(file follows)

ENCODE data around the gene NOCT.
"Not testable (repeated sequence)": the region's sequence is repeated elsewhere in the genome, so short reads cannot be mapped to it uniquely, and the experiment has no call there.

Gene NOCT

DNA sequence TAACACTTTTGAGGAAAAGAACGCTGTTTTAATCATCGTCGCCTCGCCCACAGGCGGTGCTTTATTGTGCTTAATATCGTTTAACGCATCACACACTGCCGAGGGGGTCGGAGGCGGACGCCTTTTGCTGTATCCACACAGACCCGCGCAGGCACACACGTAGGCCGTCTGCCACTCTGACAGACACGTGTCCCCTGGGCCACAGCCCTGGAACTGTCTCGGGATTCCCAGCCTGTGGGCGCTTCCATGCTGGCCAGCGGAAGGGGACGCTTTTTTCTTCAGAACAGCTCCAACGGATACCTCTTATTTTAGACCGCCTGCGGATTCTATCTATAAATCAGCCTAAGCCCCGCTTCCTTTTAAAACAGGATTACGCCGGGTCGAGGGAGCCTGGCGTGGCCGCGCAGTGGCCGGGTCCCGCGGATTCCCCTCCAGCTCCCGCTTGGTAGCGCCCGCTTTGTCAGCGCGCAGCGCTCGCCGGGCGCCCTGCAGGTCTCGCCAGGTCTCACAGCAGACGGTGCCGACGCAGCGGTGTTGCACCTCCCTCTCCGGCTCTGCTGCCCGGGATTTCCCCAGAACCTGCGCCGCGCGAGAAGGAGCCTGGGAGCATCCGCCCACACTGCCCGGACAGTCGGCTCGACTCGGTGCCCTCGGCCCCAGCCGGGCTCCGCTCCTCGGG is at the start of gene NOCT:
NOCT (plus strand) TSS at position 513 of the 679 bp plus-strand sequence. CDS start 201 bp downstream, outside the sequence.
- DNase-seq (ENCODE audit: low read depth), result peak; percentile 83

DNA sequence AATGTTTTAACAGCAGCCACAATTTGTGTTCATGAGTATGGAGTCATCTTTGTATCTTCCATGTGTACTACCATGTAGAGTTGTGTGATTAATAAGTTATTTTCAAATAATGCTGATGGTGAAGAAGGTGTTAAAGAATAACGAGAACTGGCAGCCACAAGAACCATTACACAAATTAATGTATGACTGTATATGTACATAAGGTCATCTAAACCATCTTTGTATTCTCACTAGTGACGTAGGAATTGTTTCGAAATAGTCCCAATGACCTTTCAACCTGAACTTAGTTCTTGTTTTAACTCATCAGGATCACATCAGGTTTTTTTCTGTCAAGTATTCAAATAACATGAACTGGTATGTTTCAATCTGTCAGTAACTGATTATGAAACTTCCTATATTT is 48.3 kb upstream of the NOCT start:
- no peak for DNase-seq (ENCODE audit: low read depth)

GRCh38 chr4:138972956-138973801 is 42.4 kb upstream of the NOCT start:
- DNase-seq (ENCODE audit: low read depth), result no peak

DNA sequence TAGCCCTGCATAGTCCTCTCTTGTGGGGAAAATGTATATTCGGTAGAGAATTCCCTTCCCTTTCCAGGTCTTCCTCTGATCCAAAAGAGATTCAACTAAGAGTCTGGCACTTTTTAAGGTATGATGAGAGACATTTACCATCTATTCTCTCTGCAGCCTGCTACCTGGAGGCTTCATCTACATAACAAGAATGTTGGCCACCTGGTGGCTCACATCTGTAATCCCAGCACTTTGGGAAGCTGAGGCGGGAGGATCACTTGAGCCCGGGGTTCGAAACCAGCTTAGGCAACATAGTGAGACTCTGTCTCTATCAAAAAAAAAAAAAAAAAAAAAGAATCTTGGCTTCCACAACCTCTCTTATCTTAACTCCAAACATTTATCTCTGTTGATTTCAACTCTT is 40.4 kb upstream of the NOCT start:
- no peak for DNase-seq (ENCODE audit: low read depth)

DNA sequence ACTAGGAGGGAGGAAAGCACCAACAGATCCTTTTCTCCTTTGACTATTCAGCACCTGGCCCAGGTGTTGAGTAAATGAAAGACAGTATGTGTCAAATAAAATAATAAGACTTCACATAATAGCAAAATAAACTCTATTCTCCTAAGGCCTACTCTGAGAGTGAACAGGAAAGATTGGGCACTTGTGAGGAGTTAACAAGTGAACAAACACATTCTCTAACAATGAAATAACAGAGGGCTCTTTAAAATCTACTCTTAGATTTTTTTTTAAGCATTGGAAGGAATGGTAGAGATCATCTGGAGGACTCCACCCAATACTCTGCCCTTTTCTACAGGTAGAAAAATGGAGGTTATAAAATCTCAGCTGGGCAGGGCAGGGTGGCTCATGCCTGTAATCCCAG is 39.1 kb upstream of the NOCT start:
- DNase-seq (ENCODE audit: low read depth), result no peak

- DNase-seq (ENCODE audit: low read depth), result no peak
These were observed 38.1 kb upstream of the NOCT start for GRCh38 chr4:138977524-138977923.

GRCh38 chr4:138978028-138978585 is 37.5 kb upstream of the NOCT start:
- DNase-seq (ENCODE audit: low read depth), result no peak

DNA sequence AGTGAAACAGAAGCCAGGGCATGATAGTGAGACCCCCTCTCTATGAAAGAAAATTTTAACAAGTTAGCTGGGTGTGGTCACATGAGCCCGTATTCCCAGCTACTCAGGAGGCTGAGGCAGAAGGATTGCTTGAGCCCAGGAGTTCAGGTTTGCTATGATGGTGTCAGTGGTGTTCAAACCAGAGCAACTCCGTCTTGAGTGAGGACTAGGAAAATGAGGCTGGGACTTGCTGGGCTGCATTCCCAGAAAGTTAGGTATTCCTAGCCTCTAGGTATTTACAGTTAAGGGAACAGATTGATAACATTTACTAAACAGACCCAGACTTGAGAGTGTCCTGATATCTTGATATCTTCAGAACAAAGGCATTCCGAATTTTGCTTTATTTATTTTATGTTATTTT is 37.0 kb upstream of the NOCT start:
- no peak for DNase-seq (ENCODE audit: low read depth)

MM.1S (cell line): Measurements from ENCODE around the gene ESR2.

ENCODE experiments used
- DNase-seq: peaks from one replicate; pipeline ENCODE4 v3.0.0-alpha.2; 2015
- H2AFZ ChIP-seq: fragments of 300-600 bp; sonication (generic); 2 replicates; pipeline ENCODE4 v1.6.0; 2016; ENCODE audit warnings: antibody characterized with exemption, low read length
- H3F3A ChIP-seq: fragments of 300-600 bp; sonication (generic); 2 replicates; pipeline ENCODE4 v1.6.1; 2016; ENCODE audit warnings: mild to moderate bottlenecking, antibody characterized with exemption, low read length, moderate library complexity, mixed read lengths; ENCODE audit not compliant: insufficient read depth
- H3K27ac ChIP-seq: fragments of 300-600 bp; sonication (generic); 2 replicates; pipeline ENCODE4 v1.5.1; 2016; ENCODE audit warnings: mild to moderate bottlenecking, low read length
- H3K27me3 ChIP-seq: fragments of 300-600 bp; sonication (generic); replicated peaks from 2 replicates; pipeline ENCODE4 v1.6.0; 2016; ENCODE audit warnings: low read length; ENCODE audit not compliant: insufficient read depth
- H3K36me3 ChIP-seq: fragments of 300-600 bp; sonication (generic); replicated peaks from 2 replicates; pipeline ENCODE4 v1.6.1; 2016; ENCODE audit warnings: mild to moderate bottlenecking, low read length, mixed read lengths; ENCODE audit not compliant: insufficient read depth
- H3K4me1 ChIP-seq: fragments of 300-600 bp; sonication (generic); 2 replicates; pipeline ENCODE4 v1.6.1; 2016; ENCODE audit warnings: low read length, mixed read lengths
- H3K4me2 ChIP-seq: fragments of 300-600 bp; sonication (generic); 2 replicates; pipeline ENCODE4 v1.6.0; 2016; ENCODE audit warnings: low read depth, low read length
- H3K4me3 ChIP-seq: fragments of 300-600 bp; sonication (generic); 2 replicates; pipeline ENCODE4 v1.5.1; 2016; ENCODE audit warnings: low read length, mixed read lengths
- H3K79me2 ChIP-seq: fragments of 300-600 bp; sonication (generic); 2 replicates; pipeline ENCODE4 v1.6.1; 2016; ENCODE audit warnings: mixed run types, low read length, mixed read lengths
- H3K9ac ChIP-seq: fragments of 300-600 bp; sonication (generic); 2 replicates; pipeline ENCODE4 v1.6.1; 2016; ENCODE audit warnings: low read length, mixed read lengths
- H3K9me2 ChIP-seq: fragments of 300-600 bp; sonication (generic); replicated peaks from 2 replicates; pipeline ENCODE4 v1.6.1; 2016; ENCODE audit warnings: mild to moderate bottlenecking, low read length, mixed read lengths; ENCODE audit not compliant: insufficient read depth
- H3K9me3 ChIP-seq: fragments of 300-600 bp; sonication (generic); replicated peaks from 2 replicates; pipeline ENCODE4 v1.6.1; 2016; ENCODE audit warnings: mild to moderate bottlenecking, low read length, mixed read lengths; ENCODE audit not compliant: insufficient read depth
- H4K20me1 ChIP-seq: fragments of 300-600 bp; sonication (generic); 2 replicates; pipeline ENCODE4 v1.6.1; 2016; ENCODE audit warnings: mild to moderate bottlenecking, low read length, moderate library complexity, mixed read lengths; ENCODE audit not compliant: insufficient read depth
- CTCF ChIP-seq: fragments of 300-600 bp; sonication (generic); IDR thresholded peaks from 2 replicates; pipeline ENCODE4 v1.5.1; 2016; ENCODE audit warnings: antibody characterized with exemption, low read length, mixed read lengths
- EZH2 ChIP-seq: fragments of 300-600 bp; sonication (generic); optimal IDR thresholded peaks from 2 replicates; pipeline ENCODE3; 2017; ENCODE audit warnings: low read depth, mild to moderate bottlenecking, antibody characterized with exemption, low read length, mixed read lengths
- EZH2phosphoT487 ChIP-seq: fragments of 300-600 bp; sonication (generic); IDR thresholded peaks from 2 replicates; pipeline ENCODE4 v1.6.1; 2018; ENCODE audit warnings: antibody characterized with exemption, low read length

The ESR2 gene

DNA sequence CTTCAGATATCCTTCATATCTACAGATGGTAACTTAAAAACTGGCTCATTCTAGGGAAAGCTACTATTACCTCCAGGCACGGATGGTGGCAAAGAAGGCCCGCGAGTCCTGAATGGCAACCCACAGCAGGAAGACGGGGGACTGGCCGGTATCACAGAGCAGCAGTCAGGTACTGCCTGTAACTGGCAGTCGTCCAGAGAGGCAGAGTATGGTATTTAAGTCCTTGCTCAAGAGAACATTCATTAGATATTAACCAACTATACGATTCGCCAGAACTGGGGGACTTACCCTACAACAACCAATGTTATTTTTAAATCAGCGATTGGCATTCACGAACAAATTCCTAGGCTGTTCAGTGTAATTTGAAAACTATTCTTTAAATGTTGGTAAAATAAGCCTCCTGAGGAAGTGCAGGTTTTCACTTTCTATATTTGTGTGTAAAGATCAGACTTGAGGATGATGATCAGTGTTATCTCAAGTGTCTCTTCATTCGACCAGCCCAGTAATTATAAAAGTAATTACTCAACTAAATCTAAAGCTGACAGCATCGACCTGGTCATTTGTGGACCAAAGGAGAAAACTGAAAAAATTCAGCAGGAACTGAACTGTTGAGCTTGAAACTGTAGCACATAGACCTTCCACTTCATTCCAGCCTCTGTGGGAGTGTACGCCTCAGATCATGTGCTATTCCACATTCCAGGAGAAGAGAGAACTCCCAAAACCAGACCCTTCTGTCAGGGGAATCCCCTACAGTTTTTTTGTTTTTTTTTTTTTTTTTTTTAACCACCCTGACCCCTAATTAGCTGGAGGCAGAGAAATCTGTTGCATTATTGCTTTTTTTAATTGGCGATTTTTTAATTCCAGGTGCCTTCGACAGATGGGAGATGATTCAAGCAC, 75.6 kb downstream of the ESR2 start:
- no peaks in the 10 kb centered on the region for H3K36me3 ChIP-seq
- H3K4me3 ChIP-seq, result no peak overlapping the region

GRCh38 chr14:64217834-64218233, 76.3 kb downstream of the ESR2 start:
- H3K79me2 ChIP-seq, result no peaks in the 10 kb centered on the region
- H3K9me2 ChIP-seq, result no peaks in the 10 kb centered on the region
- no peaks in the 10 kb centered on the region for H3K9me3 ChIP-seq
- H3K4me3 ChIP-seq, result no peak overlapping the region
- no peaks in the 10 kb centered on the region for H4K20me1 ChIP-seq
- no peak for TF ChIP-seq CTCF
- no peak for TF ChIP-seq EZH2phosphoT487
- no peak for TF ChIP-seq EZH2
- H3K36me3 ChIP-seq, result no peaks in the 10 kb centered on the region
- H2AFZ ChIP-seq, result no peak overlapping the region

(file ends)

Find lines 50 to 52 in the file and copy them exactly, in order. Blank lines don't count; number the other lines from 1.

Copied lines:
- no peak for TF ChIP-seq CTCF
- no peak for TF ChIP-seq EZH2phosphoT487
- no peak for TF ChIP-seq EZH2